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As entertaining and shocking as one would hope for, but the book leaves readers with more questions than answers.

In the first comprehensive examination of former Italian Prime Minister Silvio Berlusconi’s life and career, Independent Italy correspondent Day paints a lively but noncomplex picture of an ambitious and deeply flawed man in a system that accommodated his numerous vices.

Berlusconi’s rise is a fascinating story that reads straight from a tabloid, littered with corrupt politicians, shady dealings, and women who emerge more as caricatures than real people. The author ably brings to light the various avenues by which Berlusconi first made his fortune and later made Italy his playground through self-serving legislation. With such rich fodder and his experience for nearly a decade as a journalist in Italy, it’s not surprising he is able to do so. However, Day vacillates between treating Berlusconi’s antics as a political sideshow and exposing them as a true threat to Italy’s political system. When the author does turn to his subject’s legacy, highlighting the extensive damage he did to the country’s culture and reputation, it reads more like an afterthought than a legitimate meditation. Day gives great attention to the sex scandals that made Berlusconi an international joke, but he focuses less on exploring the system within which Berlusconi existed. Leaps between his roles as an entrepreneur and a politician and between investigations and public scandals feel jarring, as the author gives too little context. In other instances, however, Day provides too much detail—e.g., the minibiography of one of the young girls whose relationship with Berlusconi eventually brought about the political titan’s downfall. Although the author explains the many whats of Berlusconi’s long career, he largely neglects the more intricate questions of how. In so doing, he makes Italy seem more like a bit player than the stage in Berlusconi’s circus.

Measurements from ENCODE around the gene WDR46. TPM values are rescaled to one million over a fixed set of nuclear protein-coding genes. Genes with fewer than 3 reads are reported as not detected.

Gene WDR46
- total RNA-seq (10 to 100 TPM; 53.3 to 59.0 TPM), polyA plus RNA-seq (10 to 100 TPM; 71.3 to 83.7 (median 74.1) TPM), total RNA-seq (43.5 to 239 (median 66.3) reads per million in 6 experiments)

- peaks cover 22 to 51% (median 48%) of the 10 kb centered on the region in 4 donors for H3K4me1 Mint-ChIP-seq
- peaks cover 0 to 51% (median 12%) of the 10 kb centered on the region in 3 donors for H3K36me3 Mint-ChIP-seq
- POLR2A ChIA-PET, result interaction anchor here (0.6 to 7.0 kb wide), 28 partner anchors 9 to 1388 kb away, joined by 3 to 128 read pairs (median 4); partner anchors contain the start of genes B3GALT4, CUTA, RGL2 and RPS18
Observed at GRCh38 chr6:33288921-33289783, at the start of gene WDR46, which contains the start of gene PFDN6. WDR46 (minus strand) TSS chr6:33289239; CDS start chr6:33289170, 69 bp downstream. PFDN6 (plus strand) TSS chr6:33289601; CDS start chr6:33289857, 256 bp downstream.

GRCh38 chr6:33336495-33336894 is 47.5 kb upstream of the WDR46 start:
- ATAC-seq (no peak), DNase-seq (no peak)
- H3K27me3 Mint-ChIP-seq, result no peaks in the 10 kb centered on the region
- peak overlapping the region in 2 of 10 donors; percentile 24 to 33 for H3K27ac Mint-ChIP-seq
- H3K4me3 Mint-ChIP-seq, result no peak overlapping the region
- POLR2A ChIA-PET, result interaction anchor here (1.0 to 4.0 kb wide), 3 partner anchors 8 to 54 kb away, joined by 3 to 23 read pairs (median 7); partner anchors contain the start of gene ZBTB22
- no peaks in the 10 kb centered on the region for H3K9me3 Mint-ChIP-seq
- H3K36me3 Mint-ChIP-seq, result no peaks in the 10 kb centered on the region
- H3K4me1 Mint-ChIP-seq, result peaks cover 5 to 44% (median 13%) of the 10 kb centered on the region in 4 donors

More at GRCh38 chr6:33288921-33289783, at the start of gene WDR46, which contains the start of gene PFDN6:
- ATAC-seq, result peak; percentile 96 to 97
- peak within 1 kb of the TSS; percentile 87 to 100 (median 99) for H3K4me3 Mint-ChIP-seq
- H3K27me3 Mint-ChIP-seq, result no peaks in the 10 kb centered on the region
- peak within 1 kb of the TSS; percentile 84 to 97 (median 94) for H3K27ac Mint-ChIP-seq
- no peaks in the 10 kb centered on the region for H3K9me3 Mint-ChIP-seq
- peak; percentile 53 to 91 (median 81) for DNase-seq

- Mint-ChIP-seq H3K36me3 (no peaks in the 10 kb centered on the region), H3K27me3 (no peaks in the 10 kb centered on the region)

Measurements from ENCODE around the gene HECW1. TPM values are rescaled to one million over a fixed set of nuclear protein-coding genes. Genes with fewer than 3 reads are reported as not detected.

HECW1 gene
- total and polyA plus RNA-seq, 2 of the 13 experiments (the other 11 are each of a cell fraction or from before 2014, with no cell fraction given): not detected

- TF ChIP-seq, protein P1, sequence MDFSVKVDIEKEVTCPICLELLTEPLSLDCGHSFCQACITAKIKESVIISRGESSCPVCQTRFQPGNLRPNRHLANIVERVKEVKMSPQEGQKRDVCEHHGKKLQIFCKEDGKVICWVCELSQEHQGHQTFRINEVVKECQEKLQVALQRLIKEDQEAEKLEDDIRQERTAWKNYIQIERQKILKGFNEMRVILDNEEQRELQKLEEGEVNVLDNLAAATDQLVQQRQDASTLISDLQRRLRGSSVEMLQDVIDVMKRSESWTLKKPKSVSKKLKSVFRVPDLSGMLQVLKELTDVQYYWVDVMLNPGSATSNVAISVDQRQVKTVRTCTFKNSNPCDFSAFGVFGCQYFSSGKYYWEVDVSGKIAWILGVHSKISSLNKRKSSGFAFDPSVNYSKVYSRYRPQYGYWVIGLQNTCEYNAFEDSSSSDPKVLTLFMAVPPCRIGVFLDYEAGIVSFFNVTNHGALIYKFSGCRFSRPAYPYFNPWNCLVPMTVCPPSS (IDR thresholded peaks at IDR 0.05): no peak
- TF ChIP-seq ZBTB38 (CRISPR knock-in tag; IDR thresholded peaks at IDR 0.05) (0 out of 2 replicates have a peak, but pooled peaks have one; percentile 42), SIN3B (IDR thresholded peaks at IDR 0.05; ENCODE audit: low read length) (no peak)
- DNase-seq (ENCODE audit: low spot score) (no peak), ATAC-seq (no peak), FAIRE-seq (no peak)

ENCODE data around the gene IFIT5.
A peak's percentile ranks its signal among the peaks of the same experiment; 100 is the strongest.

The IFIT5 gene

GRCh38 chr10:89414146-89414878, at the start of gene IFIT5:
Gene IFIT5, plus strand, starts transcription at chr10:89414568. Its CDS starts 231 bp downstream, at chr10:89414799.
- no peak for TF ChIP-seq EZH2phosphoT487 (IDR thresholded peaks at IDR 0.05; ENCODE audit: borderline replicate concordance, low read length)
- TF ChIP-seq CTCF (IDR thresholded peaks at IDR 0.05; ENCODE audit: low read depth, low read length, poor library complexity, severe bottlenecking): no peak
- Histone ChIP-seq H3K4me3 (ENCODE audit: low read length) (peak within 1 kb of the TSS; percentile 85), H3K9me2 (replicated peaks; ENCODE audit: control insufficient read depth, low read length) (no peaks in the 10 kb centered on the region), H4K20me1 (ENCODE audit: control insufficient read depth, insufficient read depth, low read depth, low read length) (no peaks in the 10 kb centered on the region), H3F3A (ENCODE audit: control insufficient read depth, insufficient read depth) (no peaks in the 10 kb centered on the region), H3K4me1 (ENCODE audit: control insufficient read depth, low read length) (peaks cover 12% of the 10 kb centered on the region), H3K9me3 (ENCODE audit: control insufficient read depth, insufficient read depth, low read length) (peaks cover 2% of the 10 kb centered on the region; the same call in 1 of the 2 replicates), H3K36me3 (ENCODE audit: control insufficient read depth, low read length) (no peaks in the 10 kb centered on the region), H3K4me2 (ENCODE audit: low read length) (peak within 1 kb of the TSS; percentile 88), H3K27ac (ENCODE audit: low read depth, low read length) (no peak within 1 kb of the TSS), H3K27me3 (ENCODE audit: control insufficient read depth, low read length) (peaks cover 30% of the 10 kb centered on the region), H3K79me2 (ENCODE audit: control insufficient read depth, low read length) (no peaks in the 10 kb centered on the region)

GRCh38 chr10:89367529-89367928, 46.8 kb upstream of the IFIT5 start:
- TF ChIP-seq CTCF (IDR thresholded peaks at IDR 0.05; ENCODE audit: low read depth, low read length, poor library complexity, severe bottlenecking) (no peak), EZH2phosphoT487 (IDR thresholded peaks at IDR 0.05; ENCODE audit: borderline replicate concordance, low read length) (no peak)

As entertaining and shocking as one would hope for, but the book leaves readers with more questions than answers.

Pub Date: July 21, 2015

ISBN: 978-1-137-28004-6

Page Count: 288

Publisher: Palgrave Macmillan

Review Posted Online: March 31, 2015

Kirkus Reviews Issue: April 15, 2015

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The author's youthfulness helps to assure the inevitable comparison with the Anne Frank diary although over and above the...

Elie Wiesel spent his early years in a small Transylvanian town as one of four children. 

He was the only one of the family to survive what Francois Maurois, in his introduction, calls the "human holocaust" of the persecution of the Jews, which began with the restrictions, the singularization of the yellow star, the enclosure within the ghetto, and went on to the mass deportations to the ovens of Auschwitz and Buchenwald. There are unforgettable and horrifying scenes here in this spare and sombre memoir of this experience of the hanging of a child, of his first farewell with his father who leaves him an inheritance of a knife and a spoon, and of his last goodbye at Buchenwald his father's corpse is already cold let alone the long months of survival under unconscionable conditions. 

The author's youthfulness helps to assure the inevitable comparison with the Anne Frank diary although over and above the sphere of suffering shared, and in this case extended to the death march itself, there is no spiritual or emotional legacy here to offset any reader reluctance.

Pub Date: Jan. 16, 2006

ISBN: 0374500010

Page Count: 120

Publisher: Hill & Wang

Review Posted Online: Oct. 7, 2011

Kirkus Reviews Issue: Jan. 15, 2006

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Well-told and admonitory.

Young-rags-to-mature-riches memoir by broker and motivational speaker Gardner.

Born and raised in the Milwaukee ghetto, the author pulled himself up from considerable disadvantage. He was fatherless, and his adored mother wasn’t always around; once, as a child, he spied her at a family funeral accompanied by a prison guard. When beautiful, evanescent Moms was there, Chris also had to deal with Freddie “I ain’t your goddamn daddy!” Triplett, one of the meanest stepfathers in recent literature. Chris did “the dozens” with the homies, boosted a bit and in the course of youthful adventure was raped. His heroes were Miles Davis, James Brown and Muhammad Ali. Meanwhile, at the behest of Moms, he developed a fondness for reading. He joined the Navy and became a medic (preparing badass Marines for proctology), and a proficient lab technician. Moving up in San Francisco, married and then divorced, he sold medical supplies. He was recruited as a trainee at Dean Witter just around the time he became a homeless single father. All his belongings in a shopping cart, Gardner sometimes slept with his young son at the office (apparently undiscovered by the night cleaning crew). The two also frequently bedded down in a public restroom. After Gardner’s talents were finally appreciated by the firm of Bear Stearns, his American Dream became real. He got the cool duds, hot car and fine ladies so coveted from afar back in the day. He even had a meeting with Nelson Mandela. Through it all, he remained a prideful parent. His own no-daddy blues are gone now.

Well-told and admonitory.

Pub Date: June 1, 2006

ISBN: 0-06-074486-3

Page Count: 320

Publisher: Amistad/HarperCollins

Review Posted Online: May 19, 2010

Kirkus Reviews Issue: March 15, 2006

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